Nepal joins 150 countries in bid to wipe out polioHealth teams of Nepal have joined forces with those from 150 countries in a final push to eradicate polio virus by adopting a new vaccine. Though Nepal has seen no new cases since August 2010, porous border with India retains the risk of spreading the disease.
Health teams of Nepal have joined forces with those from 150 countries in a final push to eradicate polio virus by adopting a new vaccine. Though Nepal has seen no new cases since August 2010, porous border with India retains the risk of spreading the disease.
The Ministry of Health will now administer bivalent polio vaccine (boPV) from trivalent polio vaccine (toPV) that has been effective in curbing two types of polio virus. There are altogether three types of polio virus—type 1; type 2 and type 3. Among them, type-2 virus has not resurfaced since 1999 and health experts said there is no need to use the drug any further.
“Removing the type-2 virus from the vaccine would halt the chance of circulating vaccine-derived virus while making the campaign to fight other types of polio effective,” said Dr Rajendra Pant, chief of Child Health Division at the Department of Health Services.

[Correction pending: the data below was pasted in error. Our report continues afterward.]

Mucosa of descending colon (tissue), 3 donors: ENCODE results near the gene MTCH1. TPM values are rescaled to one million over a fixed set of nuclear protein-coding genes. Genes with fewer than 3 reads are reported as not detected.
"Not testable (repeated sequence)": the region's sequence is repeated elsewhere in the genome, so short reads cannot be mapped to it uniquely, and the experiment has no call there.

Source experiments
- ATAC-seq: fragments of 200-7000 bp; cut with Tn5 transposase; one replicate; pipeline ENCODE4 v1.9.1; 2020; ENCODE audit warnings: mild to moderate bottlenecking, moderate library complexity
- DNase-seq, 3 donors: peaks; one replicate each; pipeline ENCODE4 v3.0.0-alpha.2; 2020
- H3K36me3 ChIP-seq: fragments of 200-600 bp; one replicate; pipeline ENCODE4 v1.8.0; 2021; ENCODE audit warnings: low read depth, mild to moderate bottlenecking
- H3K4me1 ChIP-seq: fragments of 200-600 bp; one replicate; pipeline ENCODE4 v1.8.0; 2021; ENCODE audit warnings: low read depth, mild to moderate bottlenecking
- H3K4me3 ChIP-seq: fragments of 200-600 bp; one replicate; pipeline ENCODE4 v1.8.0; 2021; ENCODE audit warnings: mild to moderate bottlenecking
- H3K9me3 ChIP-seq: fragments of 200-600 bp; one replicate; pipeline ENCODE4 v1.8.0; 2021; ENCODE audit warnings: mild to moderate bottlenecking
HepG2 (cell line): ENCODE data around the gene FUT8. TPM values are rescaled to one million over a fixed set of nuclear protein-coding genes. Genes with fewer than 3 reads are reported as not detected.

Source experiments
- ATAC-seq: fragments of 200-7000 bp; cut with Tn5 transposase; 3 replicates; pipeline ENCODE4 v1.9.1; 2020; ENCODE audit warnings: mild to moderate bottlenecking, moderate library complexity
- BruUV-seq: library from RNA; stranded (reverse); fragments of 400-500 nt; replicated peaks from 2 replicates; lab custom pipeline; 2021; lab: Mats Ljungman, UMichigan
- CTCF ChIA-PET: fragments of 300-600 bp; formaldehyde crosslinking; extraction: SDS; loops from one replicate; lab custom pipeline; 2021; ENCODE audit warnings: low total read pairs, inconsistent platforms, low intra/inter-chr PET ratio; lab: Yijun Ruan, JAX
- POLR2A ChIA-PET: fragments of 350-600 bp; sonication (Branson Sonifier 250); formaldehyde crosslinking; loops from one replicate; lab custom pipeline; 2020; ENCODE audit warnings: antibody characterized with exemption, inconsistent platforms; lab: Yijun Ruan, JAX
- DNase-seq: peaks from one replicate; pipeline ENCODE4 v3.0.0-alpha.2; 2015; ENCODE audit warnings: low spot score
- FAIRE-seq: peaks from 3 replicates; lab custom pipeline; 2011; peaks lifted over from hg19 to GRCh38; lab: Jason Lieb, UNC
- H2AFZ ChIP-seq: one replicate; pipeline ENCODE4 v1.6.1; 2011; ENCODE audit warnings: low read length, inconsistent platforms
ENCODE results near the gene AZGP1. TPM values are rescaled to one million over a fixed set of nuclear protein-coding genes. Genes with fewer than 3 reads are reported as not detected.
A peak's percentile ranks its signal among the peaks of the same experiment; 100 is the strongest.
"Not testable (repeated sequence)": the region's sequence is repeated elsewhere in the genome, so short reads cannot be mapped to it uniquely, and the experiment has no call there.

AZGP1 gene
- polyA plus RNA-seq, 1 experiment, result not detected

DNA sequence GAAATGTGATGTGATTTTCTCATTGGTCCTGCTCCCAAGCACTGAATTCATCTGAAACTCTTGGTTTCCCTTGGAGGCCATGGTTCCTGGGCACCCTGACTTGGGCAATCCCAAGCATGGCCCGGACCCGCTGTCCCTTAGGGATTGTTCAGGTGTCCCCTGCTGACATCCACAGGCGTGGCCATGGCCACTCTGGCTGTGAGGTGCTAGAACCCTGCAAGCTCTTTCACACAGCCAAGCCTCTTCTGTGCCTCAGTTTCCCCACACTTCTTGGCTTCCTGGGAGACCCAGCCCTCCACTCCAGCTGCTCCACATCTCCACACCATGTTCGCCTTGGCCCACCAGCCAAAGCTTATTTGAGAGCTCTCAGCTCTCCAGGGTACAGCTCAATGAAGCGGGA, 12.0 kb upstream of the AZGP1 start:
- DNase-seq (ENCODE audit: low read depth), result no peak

Nepal has not seen any cases of polio since August 2010 when six cases were reported. A 22-month baby girl from Rautahat was the last case that the government recorded on August 30 that year.
Recognising its effort to contain the virus, the World Health Organisation certified Nepal as polio-free country in March 2014. Experts believe that given the porous border, India’s aggressive fight against polio has helped Nepal maintain the polio-free status but risks remain yet.
According to the global eradication plan that Nepal has adopted, the boPV vaccine will be administered to children 6-10 weeks old, while the Inactivated Polio Vaccine (IPV) will administered to those 14 weeks of age under the government’s routine immunisation programme.
“The three polio vaccine doses protect newborns from all three types of polio,” said Dr Pant.
With the switch to new vaccine, the CHD plans to destroy at least 12,000 vials of vaccine in stock across the country. Dr Pant said they have already mobilised vaccine officers to retract the toPV vaccine from vaccination centres across the country and dispose it.
Polio is an infectious disease that affects the nervous system and can cause paralysis. The main transmission occurs when person consumes goods laced with faeces of polio-affected persons.
Following the worldwide campaign to eradicate polio that kicked off in 1988, Nepal started immunising children with polio vaccine. Polio got particular focus since 1996 when the government started marking National Immunisation Day. More than 600,000 newborns are now administered with polio vaccine each year.